Home / Opinion / Columns /  A good investor relationship can be key for your next fundraising round

Business leaders are perpetually flooded with calls and emails, and the juggling of calls, meetings and emails can quickly get out of hand. Likewise, finding time to update your investors on your progress can often be challenging, but effectively managing your relations with limited partners is essential to your success. Unfortunately, not every firm has the luxury of a dedicated investor relations team.

When you learn to structure your regular limited partner (LP) updates and treat these network connections as your long-lasting relationships, it will support your future fundraising efforts.

Let’s review some best practices for managing your LP and investor relationships.

Set your LP updates: Your LPs have a vested interest in your firm’s success. Still, they don’t need to see every data point you are tracking at your end. So, while you may be hyper-aware of specific details about your portfolio companies, you should talk to your investors to ensure that the information you are sharing is what they want to see.

Investor reporting can be different from company to company and even across industries, but here are some key things to gather for your next update.

KPI updates: Even though your investors aren’t looking for day-to-day, granular data, they do have a keen interest in your firm’s performance. Therefore, your key performance indicators (KPIs) should not only be your North Star metrics; they are tied directly to your investors’ goals.

Ensure that you are tracking information like portfolio companies’ valuations, the number of deals currently being evaluated and the number of deals you have closed.

You should present this information in an easily visualized and shared format. Talk to your investors to ensure that the information you are sharing is what they want to see.

Points to remember: Most investors don’t want to know everything going on in your office. So, consolidate your update to a few relevant highlights and lowlights.

A few points to include are significant award wins, major deals closure, key leadership changes, etc.

On the other side, your lowlights reporting may be related to poor-performing portfolio companies and other disappointing exits that can directly affect the potential return on investment (RoI).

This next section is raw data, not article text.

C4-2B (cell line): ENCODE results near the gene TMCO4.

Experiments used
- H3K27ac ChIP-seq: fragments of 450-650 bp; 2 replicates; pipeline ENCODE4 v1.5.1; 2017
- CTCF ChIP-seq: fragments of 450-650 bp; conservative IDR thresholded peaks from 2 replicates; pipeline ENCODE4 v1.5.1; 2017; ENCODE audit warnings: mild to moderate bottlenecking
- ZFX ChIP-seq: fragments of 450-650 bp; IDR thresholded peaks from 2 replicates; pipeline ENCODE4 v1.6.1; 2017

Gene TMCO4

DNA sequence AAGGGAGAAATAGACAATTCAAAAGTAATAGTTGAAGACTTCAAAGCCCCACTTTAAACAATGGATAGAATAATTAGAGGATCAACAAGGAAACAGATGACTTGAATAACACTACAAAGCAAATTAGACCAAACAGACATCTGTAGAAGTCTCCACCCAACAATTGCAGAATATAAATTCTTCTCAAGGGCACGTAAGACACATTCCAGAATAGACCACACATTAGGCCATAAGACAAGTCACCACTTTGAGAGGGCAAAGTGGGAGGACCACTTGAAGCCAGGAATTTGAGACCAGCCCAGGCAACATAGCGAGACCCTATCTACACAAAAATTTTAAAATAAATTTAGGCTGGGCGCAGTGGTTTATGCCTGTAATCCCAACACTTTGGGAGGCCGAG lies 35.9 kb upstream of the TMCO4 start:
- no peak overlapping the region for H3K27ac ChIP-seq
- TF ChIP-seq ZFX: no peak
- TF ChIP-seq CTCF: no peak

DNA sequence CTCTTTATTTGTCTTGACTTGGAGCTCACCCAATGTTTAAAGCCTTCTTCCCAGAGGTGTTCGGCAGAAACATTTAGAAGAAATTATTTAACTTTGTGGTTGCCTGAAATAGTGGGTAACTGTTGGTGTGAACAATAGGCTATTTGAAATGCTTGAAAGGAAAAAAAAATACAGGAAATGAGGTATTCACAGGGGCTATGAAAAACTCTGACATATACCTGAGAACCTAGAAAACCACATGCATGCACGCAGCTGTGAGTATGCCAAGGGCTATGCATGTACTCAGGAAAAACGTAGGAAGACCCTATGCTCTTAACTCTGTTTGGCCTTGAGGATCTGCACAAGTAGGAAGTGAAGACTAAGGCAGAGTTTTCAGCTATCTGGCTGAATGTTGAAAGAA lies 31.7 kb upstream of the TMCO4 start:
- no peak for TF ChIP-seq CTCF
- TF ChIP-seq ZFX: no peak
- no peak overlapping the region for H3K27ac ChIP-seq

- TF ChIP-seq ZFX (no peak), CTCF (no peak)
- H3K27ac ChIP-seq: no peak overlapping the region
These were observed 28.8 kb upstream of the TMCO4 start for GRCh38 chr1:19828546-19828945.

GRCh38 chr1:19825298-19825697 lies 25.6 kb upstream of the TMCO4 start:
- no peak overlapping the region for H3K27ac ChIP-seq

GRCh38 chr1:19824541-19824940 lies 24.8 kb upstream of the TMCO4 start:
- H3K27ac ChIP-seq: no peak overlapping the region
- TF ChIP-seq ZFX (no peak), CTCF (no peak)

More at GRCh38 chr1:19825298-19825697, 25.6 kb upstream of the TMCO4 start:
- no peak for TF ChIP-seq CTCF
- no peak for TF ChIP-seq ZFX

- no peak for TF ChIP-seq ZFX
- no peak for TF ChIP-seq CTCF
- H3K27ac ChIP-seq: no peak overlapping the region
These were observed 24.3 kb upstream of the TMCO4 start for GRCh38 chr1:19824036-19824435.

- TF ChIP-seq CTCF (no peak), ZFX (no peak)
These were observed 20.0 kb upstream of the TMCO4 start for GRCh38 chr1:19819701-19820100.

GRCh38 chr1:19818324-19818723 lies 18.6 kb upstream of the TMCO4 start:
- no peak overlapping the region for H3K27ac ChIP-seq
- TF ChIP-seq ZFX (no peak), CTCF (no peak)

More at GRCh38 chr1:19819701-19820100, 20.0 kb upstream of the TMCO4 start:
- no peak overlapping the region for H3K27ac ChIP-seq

An additional insight that investors are interested in is the feedback of portfolio companies. Give your portfolio companies a way to rate your work transparently. Both you and your investors will mutually benefit from clear feedback.

You can then take steps to maintain or improve your working with your portfolio companies.

Asks: This should not be part of every update you send, but your LPs need to know if you need additional support. If you need help in co-investing for an amazing opportunity, or you need warm introductions to some key decision-makers, your LP update is the perfect place to let them know.

Provide regular investor updates: Once you decide what to include in your communications with your investors, start to think about how frequently you should provide updates. A general thumb rule is to send an update with the above information every quarter.

These regular updates help you to solidify your firm’s brand reputation with your investors. If they see you as the data-driven firm that routinely updates the insights they are looking for, they will be more likely to help you raise the next funding round.

Another essential aspect of the investor relationship is maintaining the relationship over a long period.

Consider the long-term relationship: During long-term investing, relationships with LPs and GPs (general partners) can last for many years, even as roles and firms change.

A part of managing your relationship with your investors means maintaining a detailed Rolodex and be in touch with them regularly in addition to your routine updates.

GPs from smaller firms encounter challenges when it comes to forging new relationships and acquiring new funding. In general, fundraising for smaller firms is challenging, while the largest firms raise record funds.

Not every GP can appear as lucrative as Blackstone or KKR. Hence, finding ways to consistently harness your relationships with your investors, especially in a digital world, can be a key differentiator.

The strength of this long-term relationship can be the decisive factor in your next fundraising round.

Satish Patil is founder and chief executive officer of Mitibase Technologies.

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